29 May Stepping Sideways With Fujifilm – The X-H1 – Part One
When Fujifilm decided to make their mirror-less medium format camera, the GFX50s, most people saw it as an unusual step out of line for the firm. A flouting, if you will, of their basic philosophy that used an APS-C sensor in various ways.
I don’t agree with this judgement, as I saw it as only a next step on from the X-T series of cameras. Utilizing a larger sensor but trying to get the same still performance as the X-T2 spread out over a larger area. I think it worked – my brief time using the larger camera in the studio showed it to be a masterful performer. The people who want that level of resolution and output have a viable alternative to much more expensive systems.
But what shall we think about the Fujifilm X-H1? It’s been on the market for several months and an example has just made it across the Little Studio product table today. Is it a real, new, product-that-we-all-need? Well, let’s unpack it and see…
First discovery – the body is bigger than the Fujifilm X-T2. Taller and deeper, but not a lot wider. Different enough to negate any chance of sharing accessory baseplates from the X-T2.
It has a bigger hand grip, and a more DSLR-like on/off switch.
It’s got an LCD report screen over the RHS upper plate.
The screen can be lit up with the little round button beside the shutter speed dial. The back LCD screen tilts in two ways like the screen on the X-T2, however the button that lets it swing out in the vertical mode is much easier to use than the one on the earlier camera.
There’s no big compensation dial – the control is a buttonpress plus a wheel turn – just like most DSLRs.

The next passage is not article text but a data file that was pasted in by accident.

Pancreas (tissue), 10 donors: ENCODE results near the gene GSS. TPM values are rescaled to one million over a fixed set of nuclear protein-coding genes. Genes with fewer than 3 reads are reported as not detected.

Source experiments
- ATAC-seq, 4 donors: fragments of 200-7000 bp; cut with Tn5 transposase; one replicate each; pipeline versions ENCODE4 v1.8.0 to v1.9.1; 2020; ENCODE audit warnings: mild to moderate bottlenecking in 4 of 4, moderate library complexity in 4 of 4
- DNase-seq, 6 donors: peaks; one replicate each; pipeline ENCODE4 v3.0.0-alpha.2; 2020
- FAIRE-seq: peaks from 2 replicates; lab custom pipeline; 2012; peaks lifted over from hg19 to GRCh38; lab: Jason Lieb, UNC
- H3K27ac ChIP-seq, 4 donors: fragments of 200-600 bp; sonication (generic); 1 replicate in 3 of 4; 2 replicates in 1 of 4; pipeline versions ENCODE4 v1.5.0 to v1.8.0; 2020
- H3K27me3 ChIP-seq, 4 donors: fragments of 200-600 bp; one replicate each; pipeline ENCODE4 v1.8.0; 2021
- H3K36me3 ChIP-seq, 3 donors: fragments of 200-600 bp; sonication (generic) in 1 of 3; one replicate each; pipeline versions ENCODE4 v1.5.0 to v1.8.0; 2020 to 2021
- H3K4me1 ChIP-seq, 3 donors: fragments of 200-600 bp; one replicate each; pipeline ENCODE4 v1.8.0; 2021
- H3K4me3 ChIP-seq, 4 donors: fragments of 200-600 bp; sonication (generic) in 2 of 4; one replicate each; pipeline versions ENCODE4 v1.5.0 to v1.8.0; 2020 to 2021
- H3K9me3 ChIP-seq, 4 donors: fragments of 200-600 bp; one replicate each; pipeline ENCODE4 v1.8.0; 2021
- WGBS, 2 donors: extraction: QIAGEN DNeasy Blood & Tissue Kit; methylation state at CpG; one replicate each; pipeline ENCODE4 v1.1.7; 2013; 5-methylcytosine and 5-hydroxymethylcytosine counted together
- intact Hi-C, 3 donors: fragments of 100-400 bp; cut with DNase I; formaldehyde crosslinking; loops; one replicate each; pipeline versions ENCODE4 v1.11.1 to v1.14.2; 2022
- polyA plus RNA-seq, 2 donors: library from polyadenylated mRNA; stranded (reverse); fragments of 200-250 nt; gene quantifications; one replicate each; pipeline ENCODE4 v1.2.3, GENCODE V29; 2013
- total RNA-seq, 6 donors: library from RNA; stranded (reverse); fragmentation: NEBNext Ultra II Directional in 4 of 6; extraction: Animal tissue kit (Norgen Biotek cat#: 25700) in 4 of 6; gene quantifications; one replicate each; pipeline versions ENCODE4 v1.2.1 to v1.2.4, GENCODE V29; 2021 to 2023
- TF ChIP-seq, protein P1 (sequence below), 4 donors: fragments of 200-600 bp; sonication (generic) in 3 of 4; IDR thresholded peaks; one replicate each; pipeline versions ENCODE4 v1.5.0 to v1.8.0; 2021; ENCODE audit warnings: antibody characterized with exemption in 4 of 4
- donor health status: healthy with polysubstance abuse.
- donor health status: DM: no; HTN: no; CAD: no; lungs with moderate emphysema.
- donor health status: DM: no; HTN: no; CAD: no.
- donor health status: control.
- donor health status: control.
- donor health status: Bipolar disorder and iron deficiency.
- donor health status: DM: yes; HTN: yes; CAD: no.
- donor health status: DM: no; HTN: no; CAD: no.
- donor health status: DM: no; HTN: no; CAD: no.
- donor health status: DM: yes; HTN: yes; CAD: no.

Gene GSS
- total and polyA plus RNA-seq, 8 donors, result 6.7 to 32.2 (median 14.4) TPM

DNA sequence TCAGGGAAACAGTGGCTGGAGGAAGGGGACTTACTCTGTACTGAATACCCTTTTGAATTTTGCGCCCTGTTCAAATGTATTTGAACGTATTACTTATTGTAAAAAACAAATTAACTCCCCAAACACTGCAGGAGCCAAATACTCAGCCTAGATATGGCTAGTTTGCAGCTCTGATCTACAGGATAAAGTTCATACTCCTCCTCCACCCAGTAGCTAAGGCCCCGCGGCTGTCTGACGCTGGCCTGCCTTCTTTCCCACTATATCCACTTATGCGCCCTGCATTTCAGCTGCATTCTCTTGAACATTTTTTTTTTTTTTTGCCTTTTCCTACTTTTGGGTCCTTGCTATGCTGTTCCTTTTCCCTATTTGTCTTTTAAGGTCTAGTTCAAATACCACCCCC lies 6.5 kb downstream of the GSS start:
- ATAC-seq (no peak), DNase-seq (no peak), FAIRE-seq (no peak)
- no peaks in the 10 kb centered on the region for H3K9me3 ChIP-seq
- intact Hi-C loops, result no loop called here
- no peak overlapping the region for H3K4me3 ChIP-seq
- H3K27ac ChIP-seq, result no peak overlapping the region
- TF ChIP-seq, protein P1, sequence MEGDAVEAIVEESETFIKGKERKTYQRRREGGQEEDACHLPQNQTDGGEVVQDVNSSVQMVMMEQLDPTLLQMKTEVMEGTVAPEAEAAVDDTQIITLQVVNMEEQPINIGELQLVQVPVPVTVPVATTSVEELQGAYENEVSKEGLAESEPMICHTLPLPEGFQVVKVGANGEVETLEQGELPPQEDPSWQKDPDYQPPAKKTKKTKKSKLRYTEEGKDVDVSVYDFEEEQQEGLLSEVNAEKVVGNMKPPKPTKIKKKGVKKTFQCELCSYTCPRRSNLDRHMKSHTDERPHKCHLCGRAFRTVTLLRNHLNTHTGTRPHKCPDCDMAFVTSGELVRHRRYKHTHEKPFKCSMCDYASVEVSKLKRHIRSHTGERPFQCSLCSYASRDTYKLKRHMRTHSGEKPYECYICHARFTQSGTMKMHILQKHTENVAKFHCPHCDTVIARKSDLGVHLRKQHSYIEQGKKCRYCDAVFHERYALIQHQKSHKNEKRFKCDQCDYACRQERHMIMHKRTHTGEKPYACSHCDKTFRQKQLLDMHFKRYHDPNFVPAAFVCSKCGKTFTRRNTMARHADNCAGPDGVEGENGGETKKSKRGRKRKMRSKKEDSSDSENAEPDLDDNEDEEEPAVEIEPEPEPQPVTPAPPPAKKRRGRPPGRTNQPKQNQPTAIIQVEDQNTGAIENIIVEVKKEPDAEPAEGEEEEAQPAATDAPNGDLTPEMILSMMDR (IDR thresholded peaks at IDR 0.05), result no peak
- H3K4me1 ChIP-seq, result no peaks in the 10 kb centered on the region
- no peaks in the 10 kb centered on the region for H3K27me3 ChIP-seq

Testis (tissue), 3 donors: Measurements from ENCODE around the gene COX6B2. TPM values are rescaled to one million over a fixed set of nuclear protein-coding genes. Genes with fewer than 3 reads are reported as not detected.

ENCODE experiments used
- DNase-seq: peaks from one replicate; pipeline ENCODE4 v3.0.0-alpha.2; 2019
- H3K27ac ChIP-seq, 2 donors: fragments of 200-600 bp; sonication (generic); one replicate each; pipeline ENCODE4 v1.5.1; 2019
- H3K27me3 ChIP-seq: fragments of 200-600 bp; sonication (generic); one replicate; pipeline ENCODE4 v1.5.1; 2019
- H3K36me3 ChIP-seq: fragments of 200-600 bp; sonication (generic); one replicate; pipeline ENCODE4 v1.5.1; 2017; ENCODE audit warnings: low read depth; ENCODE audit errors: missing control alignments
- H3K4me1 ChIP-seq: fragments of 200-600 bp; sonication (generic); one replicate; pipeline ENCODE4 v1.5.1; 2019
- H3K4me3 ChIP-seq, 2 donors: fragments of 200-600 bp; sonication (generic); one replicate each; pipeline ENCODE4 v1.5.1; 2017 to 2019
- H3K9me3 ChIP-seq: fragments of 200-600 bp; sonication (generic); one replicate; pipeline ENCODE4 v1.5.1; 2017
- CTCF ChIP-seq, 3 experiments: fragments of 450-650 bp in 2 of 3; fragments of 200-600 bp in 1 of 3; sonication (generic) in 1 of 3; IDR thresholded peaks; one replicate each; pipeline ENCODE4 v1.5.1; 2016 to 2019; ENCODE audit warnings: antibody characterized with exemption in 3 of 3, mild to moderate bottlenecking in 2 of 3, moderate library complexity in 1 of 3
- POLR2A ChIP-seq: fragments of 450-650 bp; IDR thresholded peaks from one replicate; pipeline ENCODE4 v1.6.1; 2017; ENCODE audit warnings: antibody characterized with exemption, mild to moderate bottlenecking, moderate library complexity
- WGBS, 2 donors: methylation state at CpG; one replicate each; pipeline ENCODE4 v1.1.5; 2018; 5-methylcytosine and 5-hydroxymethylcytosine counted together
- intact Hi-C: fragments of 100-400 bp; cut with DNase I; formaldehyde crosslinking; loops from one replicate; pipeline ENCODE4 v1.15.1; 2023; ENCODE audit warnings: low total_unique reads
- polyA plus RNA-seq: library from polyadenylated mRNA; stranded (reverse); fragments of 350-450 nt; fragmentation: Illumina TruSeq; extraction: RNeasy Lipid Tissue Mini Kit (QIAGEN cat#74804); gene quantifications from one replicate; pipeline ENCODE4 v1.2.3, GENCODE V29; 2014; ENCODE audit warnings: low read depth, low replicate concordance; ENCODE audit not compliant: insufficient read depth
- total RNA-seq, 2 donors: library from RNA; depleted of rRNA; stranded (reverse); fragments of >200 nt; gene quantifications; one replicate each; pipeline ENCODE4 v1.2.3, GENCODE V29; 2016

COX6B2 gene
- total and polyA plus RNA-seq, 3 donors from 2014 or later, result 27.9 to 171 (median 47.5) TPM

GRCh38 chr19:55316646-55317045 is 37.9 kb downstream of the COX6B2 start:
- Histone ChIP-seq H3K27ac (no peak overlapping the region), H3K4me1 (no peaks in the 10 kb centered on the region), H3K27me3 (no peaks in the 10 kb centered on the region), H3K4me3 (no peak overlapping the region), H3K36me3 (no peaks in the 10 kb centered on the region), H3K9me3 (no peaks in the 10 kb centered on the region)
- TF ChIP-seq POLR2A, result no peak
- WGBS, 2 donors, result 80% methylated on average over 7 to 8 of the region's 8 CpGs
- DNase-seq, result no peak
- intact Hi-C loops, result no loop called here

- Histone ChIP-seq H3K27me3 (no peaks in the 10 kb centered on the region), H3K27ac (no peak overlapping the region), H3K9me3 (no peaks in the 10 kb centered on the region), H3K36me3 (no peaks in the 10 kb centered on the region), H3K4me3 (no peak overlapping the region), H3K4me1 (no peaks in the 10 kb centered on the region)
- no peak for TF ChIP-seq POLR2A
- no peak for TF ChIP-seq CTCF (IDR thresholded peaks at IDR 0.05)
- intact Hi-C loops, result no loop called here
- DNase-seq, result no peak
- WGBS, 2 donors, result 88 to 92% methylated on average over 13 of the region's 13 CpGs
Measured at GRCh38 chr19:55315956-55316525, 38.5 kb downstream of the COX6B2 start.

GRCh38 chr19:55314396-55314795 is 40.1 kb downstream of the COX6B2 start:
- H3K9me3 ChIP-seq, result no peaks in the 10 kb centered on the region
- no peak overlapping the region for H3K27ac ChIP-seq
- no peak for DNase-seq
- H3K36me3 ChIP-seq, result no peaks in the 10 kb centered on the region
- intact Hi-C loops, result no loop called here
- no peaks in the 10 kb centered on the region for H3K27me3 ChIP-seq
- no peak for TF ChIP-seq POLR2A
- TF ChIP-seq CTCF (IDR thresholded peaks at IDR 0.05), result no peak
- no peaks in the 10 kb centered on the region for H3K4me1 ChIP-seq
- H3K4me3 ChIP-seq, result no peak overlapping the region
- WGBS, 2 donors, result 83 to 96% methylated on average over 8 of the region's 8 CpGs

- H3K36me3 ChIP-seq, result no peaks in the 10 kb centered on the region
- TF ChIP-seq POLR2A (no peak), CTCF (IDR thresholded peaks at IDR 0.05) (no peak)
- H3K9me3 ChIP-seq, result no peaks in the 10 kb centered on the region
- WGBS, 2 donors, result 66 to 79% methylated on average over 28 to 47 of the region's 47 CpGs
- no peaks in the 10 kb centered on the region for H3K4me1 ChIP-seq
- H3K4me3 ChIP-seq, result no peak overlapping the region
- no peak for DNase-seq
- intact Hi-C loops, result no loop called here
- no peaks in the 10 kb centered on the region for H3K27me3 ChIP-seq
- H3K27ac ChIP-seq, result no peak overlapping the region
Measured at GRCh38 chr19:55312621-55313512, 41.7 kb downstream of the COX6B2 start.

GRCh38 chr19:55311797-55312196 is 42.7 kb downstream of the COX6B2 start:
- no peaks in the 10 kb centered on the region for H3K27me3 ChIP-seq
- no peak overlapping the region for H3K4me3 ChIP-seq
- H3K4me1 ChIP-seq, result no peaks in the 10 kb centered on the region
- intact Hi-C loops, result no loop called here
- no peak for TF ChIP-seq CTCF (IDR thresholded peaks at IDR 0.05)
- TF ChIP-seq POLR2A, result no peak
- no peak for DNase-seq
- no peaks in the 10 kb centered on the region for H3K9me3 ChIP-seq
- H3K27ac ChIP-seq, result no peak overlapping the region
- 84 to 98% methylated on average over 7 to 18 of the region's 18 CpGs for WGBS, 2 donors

Of course a vertical hand grip can be mounted to boost electrical power and control all basic camera functions.
The biggest news for the buyer is inside the body. Oh, the processor is the same and the sensor as well, but the camera now includes in-body image stabilisation. Older, bigger, odder lenses can be mounted on it and still get the benefit of usability at lower shutter speeds and sharper images. The video controls of the camera have been vastly improved ( This is probably the most significant part ) so that results comparable to other fine mirror-less or DSLR cameras can now be made with Fujinon optics.
Target market? Videographers. Long lens shooters. People with large hands. And people who would have used the X -T2 as the ultimate Fujifilm body until this one came along.
It will succeed. All Fujifilm cameras save the X-30 and X-70 have succeeded. If new video lenses come out for the amateur market, it will succeed even more quickly.